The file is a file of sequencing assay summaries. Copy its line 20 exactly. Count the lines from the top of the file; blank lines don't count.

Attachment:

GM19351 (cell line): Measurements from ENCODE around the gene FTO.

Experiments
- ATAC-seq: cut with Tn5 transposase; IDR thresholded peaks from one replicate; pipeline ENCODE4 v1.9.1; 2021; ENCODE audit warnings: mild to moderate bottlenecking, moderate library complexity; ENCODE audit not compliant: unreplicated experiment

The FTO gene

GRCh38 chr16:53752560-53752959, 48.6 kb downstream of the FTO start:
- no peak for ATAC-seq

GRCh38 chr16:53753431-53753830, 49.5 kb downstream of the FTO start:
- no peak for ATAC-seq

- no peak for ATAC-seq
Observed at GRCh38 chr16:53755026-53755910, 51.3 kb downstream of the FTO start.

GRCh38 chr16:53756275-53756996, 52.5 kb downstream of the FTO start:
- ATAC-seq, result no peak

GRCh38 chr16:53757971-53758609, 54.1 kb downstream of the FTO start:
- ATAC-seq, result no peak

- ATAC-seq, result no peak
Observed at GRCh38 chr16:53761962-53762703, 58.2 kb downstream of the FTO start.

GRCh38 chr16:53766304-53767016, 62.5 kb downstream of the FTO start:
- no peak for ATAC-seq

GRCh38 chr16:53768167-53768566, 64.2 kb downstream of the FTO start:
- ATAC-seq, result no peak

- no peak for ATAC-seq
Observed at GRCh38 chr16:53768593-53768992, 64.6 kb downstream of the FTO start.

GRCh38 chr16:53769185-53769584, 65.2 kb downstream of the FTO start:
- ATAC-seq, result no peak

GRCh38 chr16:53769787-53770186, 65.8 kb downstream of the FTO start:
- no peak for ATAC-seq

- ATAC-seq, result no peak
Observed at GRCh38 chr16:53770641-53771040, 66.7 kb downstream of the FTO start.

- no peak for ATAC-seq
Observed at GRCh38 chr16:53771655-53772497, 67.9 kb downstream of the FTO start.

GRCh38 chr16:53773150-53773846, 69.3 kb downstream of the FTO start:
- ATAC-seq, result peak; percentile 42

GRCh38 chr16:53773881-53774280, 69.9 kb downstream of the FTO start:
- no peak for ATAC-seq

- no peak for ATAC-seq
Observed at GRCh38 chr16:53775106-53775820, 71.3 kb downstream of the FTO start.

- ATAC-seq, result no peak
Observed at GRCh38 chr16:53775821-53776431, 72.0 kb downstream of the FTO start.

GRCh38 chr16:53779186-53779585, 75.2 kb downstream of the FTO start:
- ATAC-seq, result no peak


- ATAC-seq, result no peak